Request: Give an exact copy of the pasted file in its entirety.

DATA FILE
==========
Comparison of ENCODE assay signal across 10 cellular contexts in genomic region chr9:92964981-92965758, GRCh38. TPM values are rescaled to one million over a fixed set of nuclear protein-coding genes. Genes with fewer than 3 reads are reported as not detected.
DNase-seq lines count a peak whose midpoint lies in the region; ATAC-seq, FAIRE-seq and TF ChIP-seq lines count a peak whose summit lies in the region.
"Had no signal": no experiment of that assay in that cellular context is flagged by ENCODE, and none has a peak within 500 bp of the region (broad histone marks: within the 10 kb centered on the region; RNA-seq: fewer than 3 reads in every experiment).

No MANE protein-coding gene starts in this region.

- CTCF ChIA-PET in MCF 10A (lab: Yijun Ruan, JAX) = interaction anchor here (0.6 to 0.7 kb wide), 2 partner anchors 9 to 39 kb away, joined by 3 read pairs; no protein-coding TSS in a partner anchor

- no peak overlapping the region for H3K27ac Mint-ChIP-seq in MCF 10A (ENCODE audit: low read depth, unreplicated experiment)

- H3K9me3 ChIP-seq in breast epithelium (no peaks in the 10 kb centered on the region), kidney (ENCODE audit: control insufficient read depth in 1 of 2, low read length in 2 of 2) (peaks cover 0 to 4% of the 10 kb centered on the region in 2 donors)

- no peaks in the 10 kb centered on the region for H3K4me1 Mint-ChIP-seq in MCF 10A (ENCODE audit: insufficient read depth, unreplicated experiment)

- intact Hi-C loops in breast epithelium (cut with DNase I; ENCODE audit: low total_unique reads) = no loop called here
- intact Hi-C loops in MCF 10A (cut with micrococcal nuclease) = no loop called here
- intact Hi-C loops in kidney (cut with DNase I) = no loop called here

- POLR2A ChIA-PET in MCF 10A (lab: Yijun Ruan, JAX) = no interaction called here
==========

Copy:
Comparison of ENCODE assay signal across 10 cellular contexts in genomic region chr9:92964981-92965758, GRCh38. TPM values are rescaled to one million over a fixed set of nuclear protein-coding genes. Genes with fewer than 3 reads are reported as not detected.
DNase-seq lines count a peak whose midpoint lies in the region; ATAC-seq, FAIRE-seq and TF ChIP-seq lines count a peak whose summit lies in the region.
"Had no signal": no experiment of that assay in that cellular context is flagged by ENCODE, and none has a peak within 500 bp of the region (broad histone marks: within the 10 kb centered on the region; RNA-seq: fewer than 3 reads in every experiment).

No MANE protein-coding gene starts in this region.

- CTCF ChIA-PET in MCF 10A (lab: Yijun Ruan, JAX) = interaction anchor here (0.6 to 0.7 kb wide), 2 partner anchors 9 to 39 kb away, joined by 3 read pairs; no protein-coding TSS in a partner anchor

- no peak overlapping the region for H3K27ac Mint-ChIP-seq in MCF 10A (ENCODE audit: low read depth, unreplicated experiment)

- H3K9me3 ChIP-seq in breast epithelium (no peaks in the 10 kb centered on the region), kidney (ENCODE audit: control insufficient read depth in 1 of 2, low read length in 2 of 2) (peaks cover 0 to 4% of the 10 kb centered on the region in 2 donors)

- no peaks in the 10 kb centered on the region for H3K4me1 Mint-ChIP-seq in MCF 10A (ENCODE audit: insufficient read depth, unreplicated experiment)

- intact Hi-C loops in breast epithelium (cut with DNase I; ENCODE audit: low total_unique reads) = no loop called here
- intact Hi-C loops in MCF 10A (cut with micrococcal nuclease) = no loop called here
- intact Hi-C loops in kidney (cut with DNase I) = no loop called here

- POLR2A ChIA-PET in MCF 10A (lab: Yijun Ruan, JAX) = no interaction called here